It is a sobering thought that four of the five biggest quakes in the past 30 years have now occurred within the last 12 months or so. Chile was estimated to cost insurers around $8bn, the first NZ quake last September about $5bn, the second NZ quake last month perhaps about $10bn and now Japan, almost certainly the most expensive of them all. From the above, it can be seen that the total damage caused by quakes over the last 12 months are likely to have cost insurers between $38bn and $58bn, before allowing for the tsunami arising from the Japanese quake.

While over half of the Chile quake will revert back to the 2009 account, the other three recent quakes will largely impact upon the 2010 account. It seems very likely that the four quakes combined will have cost Lloyd’s over 10% of capacity for the 2010 account, which may push the overall result for that year into loss, particularly since prior year releases and investment income both currently seem likely to be much lower for the 2010 account than they have been for 2008 and other recent years. That said, the US 2010 hurricane season did pass by with minimal insured losses, so it is hoped that any overall loss for the 2010 account will be relatively modest.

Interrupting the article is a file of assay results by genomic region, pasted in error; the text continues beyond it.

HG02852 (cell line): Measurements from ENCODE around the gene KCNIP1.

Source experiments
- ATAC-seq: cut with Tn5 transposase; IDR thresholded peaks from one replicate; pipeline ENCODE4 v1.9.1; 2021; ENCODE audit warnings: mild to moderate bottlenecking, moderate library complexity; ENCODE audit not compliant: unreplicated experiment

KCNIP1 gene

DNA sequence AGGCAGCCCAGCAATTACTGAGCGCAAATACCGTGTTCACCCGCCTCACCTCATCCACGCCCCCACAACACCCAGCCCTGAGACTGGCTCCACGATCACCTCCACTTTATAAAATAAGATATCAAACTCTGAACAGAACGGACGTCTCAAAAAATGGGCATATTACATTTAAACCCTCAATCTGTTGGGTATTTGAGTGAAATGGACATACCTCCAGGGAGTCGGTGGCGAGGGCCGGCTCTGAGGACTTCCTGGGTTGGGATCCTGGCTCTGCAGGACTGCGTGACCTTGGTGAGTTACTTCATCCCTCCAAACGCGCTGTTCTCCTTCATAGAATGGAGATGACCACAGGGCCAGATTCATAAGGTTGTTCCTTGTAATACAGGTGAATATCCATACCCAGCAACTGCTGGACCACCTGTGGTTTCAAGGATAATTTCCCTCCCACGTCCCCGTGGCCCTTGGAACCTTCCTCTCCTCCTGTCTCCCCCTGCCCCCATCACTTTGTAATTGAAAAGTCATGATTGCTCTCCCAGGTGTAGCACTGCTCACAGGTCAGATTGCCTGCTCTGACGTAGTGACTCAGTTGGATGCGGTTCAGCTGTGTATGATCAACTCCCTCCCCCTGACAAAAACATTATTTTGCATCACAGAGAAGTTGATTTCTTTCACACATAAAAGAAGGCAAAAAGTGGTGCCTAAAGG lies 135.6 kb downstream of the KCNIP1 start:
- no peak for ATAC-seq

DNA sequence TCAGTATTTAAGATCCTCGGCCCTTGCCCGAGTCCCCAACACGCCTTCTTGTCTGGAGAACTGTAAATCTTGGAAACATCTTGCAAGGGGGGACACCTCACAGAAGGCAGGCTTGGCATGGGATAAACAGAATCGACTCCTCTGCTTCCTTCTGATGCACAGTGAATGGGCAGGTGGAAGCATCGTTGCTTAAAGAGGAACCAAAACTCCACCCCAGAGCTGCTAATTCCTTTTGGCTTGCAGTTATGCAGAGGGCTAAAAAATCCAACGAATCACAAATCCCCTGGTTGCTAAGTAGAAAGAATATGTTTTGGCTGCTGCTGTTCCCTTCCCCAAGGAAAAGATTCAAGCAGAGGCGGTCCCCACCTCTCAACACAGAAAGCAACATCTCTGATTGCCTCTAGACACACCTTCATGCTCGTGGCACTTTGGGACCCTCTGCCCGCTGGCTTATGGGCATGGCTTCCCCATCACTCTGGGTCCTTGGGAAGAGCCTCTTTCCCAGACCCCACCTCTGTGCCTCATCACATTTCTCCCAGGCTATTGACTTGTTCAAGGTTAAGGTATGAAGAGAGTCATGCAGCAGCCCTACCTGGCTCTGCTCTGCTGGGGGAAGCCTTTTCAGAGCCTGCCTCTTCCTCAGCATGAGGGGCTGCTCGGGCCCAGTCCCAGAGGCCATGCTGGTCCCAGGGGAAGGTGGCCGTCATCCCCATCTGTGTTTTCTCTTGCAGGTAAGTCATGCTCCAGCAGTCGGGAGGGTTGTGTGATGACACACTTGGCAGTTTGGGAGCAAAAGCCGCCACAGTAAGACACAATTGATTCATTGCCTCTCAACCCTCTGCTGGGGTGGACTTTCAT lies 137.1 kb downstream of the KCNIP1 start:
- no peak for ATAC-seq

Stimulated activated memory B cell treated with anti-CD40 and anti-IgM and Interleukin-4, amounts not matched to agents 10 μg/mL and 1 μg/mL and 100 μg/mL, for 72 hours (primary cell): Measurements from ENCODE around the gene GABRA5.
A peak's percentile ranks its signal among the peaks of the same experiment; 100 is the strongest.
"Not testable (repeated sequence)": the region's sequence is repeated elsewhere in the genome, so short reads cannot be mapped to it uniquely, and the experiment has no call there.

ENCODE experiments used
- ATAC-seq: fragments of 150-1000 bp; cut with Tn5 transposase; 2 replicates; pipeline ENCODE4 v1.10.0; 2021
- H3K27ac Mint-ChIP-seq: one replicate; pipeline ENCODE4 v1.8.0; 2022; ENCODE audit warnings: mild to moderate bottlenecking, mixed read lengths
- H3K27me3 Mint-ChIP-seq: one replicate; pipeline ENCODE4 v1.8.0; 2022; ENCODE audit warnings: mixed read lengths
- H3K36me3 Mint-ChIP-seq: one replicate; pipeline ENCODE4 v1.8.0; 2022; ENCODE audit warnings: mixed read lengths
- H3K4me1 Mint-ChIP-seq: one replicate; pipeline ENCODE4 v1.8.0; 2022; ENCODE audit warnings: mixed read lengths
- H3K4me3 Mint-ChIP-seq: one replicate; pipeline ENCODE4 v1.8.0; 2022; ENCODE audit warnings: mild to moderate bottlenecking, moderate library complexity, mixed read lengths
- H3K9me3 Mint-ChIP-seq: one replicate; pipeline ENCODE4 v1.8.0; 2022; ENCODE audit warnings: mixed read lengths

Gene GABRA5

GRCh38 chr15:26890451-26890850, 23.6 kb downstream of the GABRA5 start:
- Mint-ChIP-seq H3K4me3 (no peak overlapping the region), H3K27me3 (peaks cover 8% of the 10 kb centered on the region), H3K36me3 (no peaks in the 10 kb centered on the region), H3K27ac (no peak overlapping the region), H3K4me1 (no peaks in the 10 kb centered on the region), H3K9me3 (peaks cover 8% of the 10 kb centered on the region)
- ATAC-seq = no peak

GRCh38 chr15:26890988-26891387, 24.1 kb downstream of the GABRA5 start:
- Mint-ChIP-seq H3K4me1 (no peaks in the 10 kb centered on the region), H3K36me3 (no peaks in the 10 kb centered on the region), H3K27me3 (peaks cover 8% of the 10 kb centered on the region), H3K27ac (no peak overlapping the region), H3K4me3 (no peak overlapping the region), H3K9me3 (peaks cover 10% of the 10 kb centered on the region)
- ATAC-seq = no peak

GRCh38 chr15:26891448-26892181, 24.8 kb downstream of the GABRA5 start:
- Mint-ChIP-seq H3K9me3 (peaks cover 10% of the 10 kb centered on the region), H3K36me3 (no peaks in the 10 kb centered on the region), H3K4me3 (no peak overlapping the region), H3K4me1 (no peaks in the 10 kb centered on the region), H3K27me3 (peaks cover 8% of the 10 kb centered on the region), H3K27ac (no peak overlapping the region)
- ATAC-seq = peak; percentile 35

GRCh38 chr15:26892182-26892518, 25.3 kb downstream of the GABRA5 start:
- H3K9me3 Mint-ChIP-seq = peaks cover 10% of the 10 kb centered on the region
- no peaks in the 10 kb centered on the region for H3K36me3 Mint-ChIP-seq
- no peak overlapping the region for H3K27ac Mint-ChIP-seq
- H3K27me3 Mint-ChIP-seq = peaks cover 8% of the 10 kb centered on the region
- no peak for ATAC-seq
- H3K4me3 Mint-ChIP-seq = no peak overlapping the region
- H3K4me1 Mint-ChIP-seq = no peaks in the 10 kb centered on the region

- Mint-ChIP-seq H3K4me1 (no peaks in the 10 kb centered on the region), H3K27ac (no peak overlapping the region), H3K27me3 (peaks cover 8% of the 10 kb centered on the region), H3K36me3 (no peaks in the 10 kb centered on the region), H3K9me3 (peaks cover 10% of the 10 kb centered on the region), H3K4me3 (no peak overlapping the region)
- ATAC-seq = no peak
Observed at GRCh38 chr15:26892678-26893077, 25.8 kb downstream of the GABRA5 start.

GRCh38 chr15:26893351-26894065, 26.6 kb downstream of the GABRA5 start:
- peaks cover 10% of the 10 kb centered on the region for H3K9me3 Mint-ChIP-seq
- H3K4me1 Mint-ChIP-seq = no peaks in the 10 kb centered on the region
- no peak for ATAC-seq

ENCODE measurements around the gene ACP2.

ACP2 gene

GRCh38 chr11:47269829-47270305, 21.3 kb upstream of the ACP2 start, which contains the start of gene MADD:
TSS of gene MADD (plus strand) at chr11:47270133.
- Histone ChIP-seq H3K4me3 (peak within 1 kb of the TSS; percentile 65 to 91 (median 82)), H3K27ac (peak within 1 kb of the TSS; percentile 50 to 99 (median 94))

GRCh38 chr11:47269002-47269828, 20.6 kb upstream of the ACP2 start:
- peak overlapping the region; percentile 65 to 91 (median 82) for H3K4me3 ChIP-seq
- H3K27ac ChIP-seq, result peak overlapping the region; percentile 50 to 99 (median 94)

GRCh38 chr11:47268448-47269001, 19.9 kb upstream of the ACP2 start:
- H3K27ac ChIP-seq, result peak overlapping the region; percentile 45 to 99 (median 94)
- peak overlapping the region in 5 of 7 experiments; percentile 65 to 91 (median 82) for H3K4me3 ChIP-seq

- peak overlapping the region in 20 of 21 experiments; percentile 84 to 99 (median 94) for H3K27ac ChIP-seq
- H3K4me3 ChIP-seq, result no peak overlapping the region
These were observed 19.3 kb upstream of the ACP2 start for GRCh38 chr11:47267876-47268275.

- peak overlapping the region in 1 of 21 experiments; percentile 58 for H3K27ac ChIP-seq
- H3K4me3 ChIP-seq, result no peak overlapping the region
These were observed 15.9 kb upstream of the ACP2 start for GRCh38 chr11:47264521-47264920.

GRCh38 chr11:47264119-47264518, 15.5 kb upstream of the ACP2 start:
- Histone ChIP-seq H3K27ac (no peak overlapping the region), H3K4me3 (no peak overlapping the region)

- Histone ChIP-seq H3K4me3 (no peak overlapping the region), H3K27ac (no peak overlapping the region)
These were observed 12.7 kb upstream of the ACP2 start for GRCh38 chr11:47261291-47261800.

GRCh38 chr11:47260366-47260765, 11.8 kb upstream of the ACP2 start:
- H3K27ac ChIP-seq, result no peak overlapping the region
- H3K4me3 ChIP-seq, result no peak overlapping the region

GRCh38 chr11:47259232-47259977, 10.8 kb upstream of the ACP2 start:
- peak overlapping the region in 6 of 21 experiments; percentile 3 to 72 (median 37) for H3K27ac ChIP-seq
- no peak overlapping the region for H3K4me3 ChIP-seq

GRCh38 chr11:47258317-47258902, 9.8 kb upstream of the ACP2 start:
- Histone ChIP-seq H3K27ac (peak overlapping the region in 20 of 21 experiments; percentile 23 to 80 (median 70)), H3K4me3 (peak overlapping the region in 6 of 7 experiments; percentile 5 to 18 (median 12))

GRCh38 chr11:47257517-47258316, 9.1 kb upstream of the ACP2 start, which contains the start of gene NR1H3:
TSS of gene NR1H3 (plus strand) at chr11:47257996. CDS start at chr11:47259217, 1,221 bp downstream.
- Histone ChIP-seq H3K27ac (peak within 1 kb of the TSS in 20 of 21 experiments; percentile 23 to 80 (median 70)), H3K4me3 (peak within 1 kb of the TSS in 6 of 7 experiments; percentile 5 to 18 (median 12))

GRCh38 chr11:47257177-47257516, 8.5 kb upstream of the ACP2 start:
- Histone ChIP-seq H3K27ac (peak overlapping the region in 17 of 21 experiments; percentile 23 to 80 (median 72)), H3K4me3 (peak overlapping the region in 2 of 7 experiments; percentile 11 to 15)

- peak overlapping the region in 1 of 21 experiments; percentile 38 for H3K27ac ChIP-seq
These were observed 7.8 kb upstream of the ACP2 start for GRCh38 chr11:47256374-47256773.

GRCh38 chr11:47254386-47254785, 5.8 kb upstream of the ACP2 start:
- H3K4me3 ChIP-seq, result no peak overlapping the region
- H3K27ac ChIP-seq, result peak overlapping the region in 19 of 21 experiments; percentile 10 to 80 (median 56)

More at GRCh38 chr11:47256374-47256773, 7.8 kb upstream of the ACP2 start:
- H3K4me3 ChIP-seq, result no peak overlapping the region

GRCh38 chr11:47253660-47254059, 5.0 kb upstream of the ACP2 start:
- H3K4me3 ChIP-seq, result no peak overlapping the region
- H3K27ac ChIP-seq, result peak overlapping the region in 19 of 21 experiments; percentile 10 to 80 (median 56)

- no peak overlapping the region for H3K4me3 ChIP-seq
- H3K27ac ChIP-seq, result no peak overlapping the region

Following the explosion at the Fukushima nuclear plant, Names on the Nuclear Syndicate 1176 may have had some concerns. However, the managing agent, Chaucer, has confirmed that Syndicate 1176 “does not expect any significant insured loss” since it does not provide cover for two of the three nuclear plants in the proximity of the affected area and, for the third, at Onagawa, earthquake and tsunami are specifically excluded, as is the normal practice for nuclear plants in Japan.